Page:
Because brushed motors are very noisy and can draw large currents.

3. How do you know what type/size, or whther they must be polarised?

I think you should first study R-C filters to gain an understanding.



Many a day capacitor values are chosen arbitrarily. Even the placement of a cap may seem a random choice by the circuit designer. The word "sprinkle" is even used sometimes.

"Caps" are small and cheap and do not consume power. So when in doubt, add some more capacitors. That is often the mantra that seems to rule the circuit design world. Most engineers call it a "Best Practise", but most of them are masking their incompetence. As am I right now.

When fearing for electrical noise, add some suppression caps.
When fearing for power dips, add some buffering caps.
When blocking a DC bias in an AC signal, put a coupling cap in series.


Knowing when you are in one of those situations (there are more than three), is half the battle. Te other half consists of a few arbitrary rules of thumb. Like Oddbot's rule for buffer caps: "bigger is better". For filter caps, the rule would be something like "faster is better".

Most of the time, we choose whatever is available in the tackle box and check if it helped with our problem. Or there is no problem and we add the caps anyway. For good measure. Better safe than sorry. Because all the cool kids are doing it. That's the problem with best practises. You don't always know why it's The Right Thing, but you know that it is.

So here's my advice: learn! Read discussions of cap-remedied problems. Explore other people's work (crack open appliances and take a good look). Ask around (like you're doing right now). And experiment, experiment, experiment!

Keep an eye out for the easy answers: Why did the designer put caps in his circuit? Which problem is he solving by that?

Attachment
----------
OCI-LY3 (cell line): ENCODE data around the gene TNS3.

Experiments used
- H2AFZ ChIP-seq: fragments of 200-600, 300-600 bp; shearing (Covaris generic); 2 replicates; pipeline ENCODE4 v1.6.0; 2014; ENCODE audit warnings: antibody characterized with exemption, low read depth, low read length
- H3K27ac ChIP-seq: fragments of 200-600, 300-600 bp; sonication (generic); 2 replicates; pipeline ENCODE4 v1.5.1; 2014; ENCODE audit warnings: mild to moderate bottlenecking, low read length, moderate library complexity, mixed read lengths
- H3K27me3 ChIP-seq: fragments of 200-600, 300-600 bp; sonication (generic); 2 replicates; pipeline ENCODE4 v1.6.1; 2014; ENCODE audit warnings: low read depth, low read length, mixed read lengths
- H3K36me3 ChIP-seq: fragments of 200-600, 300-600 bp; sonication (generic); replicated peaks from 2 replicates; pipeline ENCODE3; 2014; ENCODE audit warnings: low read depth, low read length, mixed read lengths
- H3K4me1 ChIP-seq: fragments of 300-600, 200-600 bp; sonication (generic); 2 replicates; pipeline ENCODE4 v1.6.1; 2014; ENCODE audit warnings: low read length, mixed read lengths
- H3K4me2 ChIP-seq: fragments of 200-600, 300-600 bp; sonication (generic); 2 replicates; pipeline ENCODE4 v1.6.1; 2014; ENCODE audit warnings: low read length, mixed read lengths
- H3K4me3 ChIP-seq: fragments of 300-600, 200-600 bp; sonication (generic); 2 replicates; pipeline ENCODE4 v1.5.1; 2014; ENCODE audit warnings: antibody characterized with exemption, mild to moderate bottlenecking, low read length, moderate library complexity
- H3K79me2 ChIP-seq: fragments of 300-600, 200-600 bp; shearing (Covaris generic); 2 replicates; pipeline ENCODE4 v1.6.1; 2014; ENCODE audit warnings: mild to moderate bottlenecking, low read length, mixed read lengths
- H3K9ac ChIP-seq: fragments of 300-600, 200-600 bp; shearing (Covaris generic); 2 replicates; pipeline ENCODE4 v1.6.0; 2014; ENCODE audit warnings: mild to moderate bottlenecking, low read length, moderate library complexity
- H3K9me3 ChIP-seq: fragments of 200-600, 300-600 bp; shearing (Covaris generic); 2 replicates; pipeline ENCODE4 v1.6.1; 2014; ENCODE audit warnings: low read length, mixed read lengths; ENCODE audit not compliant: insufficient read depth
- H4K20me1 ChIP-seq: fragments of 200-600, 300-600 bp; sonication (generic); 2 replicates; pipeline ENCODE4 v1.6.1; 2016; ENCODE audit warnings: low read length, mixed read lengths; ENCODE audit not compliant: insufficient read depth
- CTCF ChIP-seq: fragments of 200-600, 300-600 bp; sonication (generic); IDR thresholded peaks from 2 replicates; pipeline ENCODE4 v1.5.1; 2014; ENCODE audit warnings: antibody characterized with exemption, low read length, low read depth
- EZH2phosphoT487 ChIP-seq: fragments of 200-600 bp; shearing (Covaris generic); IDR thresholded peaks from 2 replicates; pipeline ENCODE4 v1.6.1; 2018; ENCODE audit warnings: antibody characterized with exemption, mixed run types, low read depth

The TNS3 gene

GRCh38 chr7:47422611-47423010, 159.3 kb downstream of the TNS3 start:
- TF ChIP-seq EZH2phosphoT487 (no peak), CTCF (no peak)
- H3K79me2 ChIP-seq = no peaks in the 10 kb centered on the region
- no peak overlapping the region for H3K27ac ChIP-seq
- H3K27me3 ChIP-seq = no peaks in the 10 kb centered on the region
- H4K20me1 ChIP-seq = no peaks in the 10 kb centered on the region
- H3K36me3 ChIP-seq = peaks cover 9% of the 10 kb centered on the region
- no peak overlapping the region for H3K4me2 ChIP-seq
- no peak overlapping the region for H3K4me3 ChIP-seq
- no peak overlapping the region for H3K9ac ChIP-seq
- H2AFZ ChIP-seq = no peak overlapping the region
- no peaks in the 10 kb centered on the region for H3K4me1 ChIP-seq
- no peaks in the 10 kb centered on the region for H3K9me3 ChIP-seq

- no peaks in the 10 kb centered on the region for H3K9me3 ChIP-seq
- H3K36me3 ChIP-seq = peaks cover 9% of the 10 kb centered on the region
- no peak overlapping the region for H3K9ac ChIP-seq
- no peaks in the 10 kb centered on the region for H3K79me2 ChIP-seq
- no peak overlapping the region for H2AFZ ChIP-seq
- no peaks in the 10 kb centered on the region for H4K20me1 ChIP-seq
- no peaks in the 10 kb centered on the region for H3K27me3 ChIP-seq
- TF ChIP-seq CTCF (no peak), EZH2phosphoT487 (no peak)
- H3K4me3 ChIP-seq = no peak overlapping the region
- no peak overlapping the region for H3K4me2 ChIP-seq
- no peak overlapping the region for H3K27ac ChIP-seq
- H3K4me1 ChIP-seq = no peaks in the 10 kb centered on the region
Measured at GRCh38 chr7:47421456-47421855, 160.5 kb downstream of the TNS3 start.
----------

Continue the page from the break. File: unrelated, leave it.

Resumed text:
Keep an eye out for standard scenarios: noise suppression is different from power buffering. They come with different standard solutions.
Keep an eye on your measuring thingey (multimeter or oscilloscope): change value, note difference in result. Revise.

Be a scientist. Be a sceptic. Be curious.

Best Practice = Can't remeber the formula and couldn't be bothered finding my calculator.

The only time I have needed to calculate precise capacitor values is for timing or filter circuits.

In robotics capacitors are most commonly used for power supplies. Larger electrolytic capacitors help your regulator to cope with sudden changes in load. Smaller capacitors are used for noise filtering.

Say for example you have a Sumo bot. It is sitting still. Suddenly it detects an opponent and charges forward. The current draw from the motors breifly peaks at a few amps and causes your battery voltage to drop by a volt or two during that time.

The electrolytics on the battery side of the regulator help feed the motors and limit the drop in battery voltage. The electrolytic capacitor on the output of the regulator can briefly continue to feed your logic and sensors if the battery voltage dips below the regulator's cutoff voltage.